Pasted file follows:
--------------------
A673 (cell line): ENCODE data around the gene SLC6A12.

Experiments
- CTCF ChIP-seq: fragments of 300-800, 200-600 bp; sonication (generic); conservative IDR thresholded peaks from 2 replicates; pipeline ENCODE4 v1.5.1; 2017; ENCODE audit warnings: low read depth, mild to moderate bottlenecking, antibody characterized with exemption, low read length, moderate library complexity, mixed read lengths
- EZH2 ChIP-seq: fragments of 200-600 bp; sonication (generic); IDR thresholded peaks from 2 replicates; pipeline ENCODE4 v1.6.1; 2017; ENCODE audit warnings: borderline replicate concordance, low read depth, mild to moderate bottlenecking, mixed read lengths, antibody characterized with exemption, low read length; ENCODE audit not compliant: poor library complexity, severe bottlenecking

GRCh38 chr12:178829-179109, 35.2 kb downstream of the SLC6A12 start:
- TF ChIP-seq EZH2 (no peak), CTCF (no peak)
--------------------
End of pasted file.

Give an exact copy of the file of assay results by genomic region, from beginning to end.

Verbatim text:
A673 (cell line): ENCODE data around the gene SLC6A12.

Experiments
- CTCF ChIP-seq: fragments of 300-800, 200-600 bp; sonication (generic); conservative IDR thresholded peaks from 2 replicates; pipeline ENCODE4 v1.5.1; 2017; ENCODE audit warnings: low read depth, mild to moderate bottlenecking, antibody characterized with exemption, low read length, moderate library complexity, mixed read lengths
- EZH2 ChIP-seq: fragments of 200-600 bp; sonication (generic); IDR thresholded peaks from 2 replicates; pipeline ENCODE4 v1.6.1; 2017; ENCODE audit warnings: borderline replicate concordance, low read depth, mild to moderate bottlenecking, mixed read lengths, antibody characterized with exemption, low read length; ENCODE audit not compliant: poor library complexity, severe bottlenecking

GRCh38 chr12:178829-179109, 35.2 kb downstream of the SLC6A12 start:
- TF ChIP-seq EZH2 (no peak), CTCF (no peak)